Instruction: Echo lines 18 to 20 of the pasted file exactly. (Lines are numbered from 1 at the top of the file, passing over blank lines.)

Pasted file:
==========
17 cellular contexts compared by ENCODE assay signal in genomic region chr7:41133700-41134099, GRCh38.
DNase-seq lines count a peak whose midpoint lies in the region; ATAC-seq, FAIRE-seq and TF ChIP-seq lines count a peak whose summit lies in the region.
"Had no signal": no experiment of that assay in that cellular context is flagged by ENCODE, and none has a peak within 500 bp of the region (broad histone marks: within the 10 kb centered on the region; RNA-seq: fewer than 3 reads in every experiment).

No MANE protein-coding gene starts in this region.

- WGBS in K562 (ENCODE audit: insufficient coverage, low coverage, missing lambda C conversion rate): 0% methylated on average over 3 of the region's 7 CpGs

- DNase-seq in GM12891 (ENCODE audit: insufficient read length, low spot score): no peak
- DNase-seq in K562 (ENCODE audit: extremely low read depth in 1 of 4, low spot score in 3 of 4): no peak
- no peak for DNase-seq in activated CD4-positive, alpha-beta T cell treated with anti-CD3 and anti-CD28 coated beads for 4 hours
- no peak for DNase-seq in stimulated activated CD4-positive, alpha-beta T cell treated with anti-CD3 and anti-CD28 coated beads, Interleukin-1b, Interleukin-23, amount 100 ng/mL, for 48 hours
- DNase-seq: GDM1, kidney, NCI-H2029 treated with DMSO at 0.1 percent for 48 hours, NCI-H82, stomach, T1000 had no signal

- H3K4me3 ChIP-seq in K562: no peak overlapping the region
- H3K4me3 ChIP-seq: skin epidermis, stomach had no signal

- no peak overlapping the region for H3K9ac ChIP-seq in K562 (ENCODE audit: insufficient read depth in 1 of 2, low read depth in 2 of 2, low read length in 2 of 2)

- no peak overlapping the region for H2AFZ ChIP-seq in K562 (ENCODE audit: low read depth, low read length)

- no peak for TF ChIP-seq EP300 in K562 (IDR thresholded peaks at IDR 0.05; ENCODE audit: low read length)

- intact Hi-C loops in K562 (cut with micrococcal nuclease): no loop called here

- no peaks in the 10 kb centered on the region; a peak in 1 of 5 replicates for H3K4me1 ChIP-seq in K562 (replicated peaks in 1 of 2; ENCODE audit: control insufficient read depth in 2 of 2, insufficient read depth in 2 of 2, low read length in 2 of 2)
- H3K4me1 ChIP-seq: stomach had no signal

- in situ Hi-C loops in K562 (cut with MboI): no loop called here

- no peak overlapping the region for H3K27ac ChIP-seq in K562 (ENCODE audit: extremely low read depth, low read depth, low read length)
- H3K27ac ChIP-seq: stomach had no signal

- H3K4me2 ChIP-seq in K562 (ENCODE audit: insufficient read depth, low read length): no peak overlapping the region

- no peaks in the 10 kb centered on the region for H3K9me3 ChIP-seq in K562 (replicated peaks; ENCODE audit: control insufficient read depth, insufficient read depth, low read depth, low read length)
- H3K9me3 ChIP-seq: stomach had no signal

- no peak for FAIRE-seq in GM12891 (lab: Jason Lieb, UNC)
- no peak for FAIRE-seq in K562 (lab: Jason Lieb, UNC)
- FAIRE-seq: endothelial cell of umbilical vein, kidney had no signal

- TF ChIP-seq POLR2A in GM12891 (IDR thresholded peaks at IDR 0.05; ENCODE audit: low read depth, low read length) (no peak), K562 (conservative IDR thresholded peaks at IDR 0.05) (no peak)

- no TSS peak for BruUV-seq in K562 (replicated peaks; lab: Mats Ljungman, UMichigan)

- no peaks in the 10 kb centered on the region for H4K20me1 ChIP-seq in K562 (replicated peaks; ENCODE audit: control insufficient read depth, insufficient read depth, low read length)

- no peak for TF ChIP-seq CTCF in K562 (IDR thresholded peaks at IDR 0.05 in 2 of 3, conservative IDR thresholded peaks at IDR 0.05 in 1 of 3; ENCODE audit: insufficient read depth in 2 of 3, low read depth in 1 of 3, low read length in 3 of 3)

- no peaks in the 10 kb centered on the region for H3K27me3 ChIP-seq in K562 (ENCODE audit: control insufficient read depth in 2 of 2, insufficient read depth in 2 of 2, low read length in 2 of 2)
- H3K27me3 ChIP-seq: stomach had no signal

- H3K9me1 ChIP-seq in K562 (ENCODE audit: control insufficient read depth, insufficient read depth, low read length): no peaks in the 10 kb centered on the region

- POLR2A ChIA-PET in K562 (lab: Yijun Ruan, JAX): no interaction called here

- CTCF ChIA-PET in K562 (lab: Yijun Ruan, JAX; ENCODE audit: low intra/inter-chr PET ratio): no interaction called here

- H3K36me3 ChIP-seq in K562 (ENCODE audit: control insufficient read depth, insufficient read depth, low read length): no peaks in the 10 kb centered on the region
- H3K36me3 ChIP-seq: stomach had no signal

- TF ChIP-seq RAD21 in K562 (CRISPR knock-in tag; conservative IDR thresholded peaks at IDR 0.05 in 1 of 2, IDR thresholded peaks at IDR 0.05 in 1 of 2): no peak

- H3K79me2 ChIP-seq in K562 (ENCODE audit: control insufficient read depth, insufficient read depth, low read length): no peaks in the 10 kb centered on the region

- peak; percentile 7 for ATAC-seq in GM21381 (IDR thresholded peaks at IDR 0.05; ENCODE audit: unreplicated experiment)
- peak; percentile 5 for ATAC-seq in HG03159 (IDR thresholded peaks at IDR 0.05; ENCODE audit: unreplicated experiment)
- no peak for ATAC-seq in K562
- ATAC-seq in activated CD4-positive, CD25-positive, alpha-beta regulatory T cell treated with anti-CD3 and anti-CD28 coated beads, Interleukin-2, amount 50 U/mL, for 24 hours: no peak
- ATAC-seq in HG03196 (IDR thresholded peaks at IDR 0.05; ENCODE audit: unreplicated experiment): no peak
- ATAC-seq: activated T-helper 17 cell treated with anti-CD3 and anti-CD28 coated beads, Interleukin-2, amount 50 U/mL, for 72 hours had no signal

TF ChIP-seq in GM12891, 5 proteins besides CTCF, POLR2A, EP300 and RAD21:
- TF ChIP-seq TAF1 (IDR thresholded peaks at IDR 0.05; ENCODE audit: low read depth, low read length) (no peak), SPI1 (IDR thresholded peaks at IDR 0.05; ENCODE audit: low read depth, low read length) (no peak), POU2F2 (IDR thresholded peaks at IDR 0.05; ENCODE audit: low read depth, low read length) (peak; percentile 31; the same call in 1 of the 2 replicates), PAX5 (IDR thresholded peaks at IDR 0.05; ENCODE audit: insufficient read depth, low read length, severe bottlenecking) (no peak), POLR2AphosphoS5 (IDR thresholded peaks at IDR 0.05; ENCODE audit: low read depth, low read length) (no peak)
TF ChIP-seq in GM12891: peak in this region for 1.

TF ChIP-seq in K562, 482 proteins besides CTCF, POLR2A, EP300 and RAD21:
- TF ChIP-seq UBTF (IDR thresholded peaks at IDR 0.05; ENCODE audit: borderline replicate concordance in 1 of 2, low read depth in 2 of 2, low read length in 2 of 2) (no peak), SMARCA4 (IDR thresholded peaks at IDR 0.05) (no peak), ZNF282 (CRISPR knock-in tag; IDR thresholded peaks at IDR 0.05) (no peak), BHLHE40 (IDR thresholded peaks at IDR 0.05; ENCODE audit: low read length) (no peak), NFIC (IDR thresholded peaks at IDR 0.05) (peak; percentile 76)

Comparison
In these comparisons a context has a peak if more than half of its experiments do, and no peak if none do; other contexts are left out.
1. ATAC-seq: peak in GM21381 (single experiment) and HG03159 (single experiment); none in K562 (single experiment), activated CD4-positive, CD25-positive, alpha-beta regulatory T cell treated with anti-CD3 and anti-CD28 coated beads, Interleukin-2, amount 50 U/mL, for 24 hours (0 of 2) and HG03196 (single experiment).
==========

- H3K4me1 ChIP-seq: stomach had no signal

- in situ Hi-C loops in K562 (cut with MboI): no loop called here

- no peak overlapping the region for H3K27ac ChIP-seq in K562 (ENCODE audit: extremely low read depth, low read depth, low read length)